August 8, 2008 will always be bittersweet to me. It was the day I married my husband, Larry; and the day I found a lump in my left breast while dressing for the ceremony.
We were in Key West for the wedding and three-day honeymoon. When we got back the battle would begin. This was truly a test of the ‘for better or worst’ part of our vows.
The internal medicine doctor I saw upon returning felt the lump but doubted it was anything to worry about. She sent me to have a mammogram. The results came back within minutes and within another few hours I was having a biopsy on the tumor. It would be a few days before I received the results of the biopsy.
The call came three days later, invasive ductal carcinoma. I would need to find an oncologist, quickly. After all, this is the disease that took my grandmother from me when I was just 9.
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I broke down for about a total of two minutes. All I kept thinking was that I couldn’t leave my son to be an orphan. My first husband died tragically in 2003 and it devastated our lives. How can I do this to Jake? He needs to concentrate on high school, not another tragedy. I’ve got to do whatever it takes to live!
You would think it would be easy to find a ‘breast cancer’ doctor but it wasn’t for me. I spent two days going through my insurer’s provider directory before I found someone, a wonderful someone, Dr. Elizabeth Tan-Chiu. She said immediately upon seeing me that I was “too young” to be going through this at 38 and that the goal was to cure, not treat my cancer. She wrote down everything she told me and explained everything. When the surgeon I chose couldn’t see me for a month, she said that was “unacceptable” and called him personally to get me an appointment just a week away. I was scheduled for an MRI, CT scans, ultrasound, bone scans, blood work, and x-rays. The lumpectomy and sentinel node biopsy followed a few weeks later.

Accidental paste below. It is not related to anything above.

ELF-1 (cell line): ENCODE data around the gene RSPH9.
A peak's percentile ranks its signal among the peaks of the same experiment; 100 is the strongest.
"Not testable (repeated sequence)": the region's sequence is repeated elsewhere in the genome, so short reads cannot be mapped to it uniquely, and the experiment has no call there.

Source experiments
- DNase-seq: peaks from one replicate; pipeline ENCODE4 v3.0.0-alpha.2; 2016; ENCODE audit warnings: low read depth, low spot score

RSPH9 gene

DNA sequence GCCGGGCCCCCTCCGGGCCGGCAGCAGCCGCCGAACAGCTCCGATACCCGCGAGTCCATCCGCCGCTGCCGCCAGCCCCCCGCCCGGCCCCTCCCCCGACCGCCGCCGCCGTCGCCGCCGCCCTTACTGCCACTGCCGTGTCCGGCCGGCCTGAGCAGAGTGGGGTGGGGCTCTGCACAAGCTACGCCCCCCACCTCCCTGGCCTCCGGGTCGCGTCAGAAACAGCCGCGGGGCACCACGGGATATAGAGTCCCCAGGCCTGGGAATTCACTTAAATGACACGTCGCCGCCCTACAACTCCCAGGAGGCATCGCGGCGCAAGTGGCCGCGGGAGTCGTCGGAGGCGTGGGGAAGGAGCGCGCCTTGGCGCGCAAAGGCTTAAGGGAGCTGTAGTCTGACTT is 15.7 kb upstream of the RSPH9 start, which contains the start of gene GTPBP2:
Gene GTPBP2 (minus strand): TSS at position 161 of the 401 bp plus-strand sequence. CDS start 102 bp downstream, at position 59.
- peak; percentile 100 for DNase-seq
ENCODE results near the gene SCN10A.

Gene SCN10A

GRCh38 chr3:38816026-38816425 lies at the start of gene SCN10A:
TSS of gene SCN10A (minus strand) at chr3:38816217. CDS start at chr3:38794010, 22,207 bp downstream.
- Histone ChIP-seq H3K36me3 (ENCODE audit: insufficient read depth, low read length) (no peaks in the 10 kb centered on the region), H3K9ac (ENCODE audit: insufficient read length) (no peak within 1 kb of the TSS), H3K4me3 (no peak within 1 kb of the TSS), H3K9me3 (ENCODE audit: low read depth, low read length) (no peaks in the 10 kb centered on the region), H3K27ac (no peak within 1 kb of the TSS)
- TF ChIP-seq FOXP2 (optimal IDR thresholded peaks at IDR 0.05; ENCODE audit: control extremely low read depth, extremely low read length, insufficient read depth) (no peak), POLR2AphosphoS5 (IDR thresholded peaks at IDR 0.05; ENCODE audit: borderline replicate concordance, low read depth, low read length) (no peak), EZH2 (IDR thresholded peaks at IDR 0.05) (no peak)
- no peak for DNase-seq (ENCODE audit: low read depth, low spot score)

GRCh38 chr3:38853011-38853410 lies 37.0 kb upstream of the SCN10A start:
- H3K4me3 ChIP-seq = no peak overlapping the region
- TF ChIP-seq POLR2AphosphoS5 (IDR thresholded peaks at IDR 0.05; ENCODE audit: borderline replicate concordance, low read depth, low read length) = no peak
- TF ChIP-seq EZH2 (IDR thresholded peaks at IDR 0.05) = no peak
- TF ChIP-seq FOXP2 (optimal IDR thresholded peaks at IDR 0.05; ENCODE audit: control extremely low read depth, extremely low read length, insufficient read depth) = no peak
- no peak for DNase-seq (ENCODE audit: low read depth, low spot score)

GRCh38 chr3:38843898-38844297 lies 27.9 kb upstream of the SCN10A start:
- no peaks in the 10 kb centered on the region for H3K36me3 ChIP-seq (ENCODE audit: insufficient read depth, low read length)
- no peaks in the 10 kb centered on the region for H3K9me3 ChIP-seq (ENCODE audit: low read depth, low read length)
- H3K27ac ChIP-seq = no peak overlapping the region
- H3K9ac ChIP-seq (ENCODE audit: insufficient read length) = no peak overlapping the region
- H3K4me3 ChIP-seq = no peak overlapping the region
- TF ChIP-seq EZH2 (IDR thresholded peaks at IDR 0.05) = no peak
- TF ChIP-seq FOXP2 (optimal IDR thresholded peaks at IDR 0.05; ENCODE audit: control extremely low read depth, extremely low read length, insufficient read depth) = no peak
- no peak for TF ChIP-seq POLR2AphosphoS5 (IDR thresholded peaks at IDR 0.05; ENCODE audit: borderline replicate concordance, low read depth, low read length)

The tumor was 2.7 cm and there was no sentinel node involvement. I caught it early both doctors said. Later blood work showed there would only be a small benefit from having chemo so I decided against it. I started eight weeks of left breast radiation a few weeks after the surgery. In May 2009, I had a complete hysterectomy to lessen the risk of recurrence. I will be taking an aromatase inhibitor for the next 5 years to fight off this disease. I’ve lost thirty pounds since December 2008. I have an appointment every three months to see my oncologist for a manual breast exam and blood work. In the next two weeks I will be going to have a mammogram and breast ultrasound. I’m nervous but my husband will be with me for support.
Through this all I have learned several things. Always do your monthly self-breast exam. Be persistent. Ask questions if you don’t understand. Do research online at reputable sites such as www.breastcancer.org. Have someone come to your appointments as support and as an extra set of ears. You’ll be surprised what you don’t remember the doctor saying but a companion will. Talk to your doctors if you have financial concerns BEFORE treatment. Don’t assume you’ll have the same experience as those women on the breast cancer forums online. I didn’t.